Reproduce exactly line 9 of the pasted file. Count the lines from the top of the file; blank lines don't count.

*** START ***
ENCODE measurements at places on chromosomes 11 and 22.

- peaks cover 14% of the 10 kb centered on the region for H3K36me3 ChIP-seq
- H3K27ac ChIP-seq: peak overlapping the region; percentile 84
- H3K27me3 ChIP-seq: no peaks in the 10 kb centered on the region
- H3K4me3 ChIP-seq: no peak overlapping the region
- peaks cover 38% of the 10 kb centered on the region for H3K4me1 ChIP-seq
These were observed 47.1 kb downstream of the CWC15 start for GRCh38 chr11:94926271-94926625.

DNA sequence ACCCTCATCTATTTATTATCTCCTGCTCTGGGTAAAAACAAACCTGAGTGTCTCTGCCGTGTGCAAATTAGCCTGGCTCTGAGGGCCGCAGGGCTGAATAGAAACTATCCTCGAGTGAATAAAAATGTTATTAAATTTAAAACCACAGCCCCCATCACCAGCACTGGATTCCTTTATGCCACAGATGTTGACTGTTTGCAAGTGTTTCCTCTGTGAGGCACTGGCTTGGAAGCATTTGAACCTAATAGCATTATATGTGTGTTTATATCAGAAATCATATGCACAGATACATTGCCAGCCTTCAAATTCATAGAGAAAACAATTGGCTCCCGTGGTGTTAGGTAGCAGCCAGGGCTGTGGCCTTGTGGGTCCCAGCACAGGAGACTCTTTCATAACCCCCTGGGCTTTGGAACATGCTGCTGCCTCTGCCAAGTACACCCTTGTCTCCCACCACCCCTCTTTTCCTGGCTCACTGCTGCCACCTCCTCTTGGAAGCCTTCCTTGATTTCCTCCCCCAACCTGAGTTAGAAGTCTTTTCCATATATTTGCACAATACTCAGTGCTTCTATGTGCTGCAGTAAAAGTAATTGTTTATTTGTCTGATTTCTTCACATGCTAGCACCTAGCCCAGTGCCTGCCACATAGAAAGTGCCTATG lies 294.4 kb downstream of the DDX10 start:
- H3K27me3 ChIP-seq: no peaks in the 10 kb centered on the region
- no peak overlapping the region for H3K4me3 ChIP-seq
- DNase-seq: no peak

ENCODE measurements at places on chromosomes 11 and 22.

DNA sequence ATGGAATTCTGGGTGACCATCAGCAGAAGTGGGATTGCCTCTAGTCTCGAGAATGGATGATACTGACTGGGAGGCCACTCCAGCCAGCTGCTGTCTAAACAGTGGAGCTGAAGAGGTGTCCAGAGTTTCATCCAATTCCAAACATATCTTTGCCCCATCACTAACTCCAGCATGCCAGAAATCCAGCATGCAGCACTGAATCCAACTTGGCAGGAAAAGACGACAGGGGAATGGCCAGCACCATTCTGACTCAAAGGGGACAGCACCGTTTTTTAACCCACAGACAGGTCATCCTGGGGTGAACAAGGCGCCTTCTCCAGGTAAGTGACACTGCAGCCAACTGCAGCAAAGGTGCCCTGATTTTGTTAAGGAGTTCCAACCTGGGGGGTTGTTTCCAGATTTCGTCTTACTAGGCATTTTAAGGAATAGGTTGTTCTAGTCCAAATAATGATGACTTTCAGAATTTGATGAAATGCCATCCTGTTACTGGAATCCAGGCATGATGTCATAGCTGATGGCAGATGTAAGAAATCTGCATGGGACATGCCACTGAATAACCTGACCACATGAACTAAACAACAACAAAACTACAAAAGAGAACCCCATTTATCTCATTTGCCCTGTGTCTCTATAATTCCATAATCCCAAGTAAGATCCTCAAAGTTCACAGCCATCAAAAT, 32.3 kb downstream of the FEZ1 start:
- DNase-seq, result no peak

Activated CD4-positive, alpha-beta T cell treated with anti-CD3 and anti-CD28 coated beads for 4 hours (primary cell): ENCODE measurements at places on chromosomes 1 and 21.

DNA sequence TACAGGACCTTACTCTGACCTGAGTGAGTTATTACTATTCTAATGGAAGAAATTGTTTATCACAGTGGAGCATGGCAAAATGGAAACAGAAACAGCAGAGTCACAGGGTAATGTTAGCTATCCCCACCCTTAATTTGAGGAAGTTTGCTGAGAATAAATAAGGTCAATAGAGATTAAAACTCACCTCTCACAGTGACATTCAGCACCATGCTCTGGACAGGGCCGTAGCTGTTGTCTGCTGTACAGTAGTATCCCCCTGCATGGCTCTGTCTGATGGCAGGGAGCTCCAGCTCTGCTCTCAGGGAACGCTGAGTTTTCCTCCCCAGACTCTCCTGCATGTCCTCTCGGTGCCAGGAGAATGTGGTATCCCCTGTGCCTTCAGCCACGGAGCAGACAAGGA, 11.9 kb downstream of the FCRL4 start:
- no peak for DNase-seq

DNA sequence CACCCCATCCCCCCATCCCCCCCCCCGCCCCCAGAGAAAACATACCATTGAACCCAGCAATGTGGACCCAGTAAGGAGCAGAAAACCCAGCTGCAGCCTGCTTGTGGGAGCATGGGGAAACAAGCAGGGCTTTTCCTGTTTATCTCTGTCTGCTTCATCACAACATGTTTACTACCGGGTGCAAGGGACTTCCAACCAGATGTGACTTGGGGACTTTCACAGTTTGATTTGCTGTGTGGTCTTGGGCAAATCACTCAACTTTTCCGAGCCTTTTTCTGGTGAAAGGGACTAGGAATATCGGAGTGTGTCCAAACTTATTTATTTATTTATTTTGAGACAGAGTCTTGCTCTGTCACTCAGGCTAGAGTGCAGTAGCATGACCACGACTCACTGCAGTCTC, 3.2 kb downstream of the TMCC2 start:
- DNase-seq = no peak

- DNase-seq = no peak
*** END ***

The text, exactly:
- H3K27me3 ChIP-seq: no peaks in the 10 kb centered on the region